2012 design san francisco | john dickinson furniture

john dickinson (1920-1982)

‘one of the most acclaimed designers of the 20th century returns.’

with a limited edition furniture collection produced by sutherland,

and introduced at the shears & window showroom during design san francisco 2012.

the john dickinson collection

designed by john dickinson | produced by sutherland | represented by shears & window

photo credit lisa walsh | innerspace

‘dickinson’s designs demonstrate his ability to both startle and amuse the viewer in a constant pursuit of originality.’

darrin alfred, curatorial associate of architecture and design, san francisco museum of modern art (SFMOMA)

sutherland’s advertising campaign to launch the john dickinson collection could only be described as original.  the campaign featured the etruscan, hoofed, and footed tables galloping across the homepage of the sutherland website.

the etruscan, hoofed, and footed tables

designed by john dickinson | produced by sutherland

photo credits sutherland

sutherland acquired the rights to produce the limited edition collection from the original molds and dickinson’s original furniture.  the collection, which currently contains twelve pieces, will be stamped with the sutherland logo to avoid confusion with dickinson’s original furniture.  originally, dickinson produced the furniture from white plaster of paris, reinforced with metal rods.  but, sutherland is reproducing the dickinson collection from glass fiber reinforced concrete, which can be used in either interior or exterior installations.  david sutherland’s texas showrooms previously represented john dickinson’s furniture.  when dickinson died in 1982, he and sutherland were already collaborating on producing the plaster furniture in a more durable material.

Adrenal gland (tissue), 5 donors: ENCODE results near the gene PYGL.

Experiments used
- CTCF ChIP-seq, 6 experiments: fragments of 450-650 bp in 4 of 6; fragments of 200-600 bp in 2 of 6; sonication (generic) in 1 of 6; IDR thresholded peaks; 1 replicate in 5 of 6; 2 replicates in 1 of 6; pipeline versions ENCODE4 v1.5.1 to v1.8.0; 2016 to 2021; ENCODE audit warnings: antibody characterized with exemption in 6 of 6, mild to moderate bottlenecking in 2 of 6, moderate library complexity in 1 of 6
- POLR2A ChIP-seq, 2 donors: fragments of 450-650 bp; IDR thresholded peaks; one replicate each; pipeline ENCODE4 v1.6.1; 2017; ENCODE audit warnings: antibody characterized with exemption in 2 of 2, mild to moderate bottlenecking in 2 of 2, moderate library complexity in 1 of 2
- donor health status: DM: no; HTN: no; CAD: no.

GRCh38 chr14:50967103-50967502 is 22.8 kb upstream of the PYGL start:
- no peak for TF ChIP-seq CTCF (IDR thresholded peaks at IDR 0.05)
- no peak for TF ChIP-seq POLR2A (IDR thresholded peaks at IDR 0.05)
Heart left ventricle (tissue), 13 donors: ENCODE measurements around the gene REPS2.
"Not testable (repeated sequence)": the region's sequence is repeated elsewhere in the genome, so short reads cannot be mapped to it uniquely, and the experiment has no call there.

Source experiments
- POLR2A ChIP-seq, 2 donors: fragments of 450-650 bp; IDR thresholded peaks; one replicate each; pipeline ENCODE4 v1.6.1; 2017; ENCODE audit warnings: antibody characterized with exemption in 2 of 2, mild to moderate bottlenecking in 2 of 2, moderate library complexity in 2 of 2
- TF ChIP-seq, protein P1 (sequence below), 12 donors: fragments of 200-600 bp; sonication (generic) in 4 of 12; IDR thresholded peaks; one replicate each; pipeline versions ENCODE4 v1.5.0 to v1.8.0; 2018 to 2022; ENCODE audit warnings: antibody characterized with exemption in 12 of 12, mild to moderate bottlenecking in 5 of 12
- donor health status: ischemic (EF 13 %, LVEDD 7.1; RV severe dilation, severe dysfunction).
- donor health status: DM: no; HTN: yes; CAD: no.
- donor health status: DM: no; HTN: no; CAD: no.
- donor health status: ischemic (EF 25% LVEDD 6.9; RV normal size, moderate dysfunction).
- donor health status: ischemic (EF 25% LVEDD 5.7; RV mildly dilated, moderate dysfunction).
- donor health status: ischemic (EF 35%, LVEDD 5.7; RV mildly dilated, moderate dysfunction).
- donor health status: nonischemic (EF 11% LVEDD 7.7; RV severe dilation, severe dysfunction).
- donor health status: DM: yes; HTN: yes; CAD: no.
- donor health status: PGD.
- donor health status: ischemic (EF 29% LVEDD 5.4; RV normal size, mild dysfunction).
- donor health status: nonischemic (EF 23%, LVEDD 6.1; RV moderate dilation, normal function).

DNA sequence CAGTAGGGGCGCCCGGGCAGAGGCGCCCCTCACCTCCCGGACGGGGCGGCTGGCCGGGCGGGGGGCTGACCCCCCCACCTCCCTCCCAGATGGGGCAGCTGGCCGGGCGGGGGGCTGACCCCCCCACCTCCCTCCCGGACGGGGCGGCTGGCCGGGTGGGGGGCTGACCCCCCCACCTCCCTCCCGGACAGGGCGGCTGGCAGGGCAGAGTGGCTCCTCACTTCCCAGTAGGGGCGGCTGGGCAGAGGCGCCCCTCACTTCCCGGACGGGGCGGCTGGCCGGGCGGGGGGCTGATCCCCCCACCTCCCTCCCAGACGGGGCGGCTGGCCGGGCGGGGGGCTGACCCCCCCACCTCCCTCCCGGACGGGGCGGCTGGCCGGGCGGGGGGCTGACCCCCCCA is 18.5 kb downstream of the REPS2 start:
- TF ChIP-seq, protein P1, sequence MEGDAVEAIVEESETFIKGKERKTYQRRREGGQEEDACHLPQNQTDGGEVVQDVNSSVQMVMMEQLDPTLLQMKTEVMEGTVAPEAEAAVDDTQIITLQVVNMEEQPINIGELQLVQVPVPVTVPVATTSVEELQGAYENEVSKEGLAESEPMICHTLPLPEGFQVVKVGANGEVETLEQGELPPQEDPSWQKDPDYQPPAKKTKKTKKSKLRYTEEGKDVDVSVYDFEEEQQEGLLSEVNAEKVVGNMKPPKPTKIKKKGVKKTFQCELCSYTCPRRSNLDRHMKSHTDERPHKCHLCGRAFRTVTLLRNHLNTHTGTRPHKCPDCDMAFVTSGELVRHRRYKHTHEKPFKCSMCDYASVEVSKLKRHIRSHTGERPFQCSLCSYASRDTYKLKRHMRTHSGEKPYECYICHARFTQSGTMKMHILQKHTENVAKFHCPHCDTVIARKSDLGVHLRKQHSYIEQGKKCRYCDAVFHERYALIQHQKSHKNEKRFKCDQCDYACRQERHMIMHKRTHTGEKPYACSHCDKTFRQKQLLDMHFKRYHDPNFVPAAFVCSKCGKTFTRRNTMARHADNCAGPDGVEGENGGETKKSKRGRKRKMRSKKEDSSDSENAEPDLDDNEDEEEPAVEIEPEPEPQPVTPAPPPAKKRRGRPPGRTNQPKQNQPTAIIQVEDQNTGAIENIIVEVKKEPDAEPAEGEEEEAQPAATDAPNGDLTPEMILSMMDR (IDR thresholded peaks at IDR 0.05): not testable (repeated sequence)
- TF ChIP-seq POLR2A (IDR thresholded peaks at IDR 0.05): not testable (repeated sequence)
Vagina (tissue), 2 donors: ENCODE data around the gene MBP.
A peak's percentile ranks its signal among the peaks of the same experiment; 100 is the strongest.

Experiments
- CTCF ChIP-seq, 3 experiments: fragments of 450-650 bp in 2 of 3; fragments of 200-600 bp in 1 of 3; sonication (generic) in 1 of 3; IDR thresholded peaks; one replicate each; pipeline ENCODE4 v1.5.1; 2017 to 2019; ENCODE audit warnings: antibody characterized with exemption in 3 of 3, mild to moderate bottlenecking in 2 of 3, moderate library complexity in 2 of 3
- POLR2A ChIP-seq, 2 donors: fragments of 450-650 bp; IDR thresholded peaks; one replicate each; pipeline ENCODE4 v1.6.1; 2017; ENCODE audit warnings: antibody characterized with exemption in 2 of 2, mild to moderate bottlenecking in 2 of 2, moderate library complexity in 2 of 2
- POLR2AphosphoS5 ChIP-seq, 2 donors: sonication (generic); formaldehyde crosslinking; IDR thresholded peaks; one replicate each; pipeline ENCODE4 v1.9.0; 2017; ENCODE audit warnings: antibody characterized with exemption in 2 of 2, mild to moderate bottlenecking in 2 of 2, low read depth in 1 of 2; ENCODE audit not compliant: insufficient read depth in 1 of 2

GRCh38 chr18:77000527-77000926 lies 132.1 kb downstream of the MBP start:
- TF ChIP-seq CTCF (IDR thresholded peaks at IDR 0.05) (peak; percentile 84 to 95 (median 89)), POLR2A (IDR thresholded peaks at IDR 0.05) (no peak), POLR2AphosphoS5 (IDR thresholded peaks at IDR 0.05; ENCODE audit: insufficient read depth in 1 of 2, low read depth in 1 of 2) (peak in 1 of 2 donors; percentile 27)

the large six legged african, small african or medium african, and rope tie tables

designed by john dickinson | produced by sutherland

photo credits sutherland

the tree stump pedestal, twig mirror, and twig lamp

designed by john dickinson | produced by sutherland

photo credits sutherland

the footed and dome lamps

designed by john dickinson | produced by sutherland

photo credits sutherland

the pieces he [dickinson] designed that are considered ‘iconic’ are those that were made in large numbers:  a tin-skirted table, or an african-inspired three-legged stool.’

louis bofferding, new york antiques dealer

so iconic, that whenever they become available, dickinson originals sell for high prices in vintage furniture galleries or at auction.

john dickinson | galvanized tin and brass side table | model 107 | 1970’s

US$32000 | paul marra design | los angeles, CA

photo credit 1st dibs

john dickinson | galvanized tin and brass console table | model 57 | 1970’s

sold for US$60000 | bonham’s new york | sale 15282 lot 2210 | 18 june 2007

photo credit artnet

john dickinson galvanized tin and brass console table in interior designer steven volpe’s san francisco, CA loft

photo credit william abranowicz

john dickinson | african side table | painted plaster | 1970’s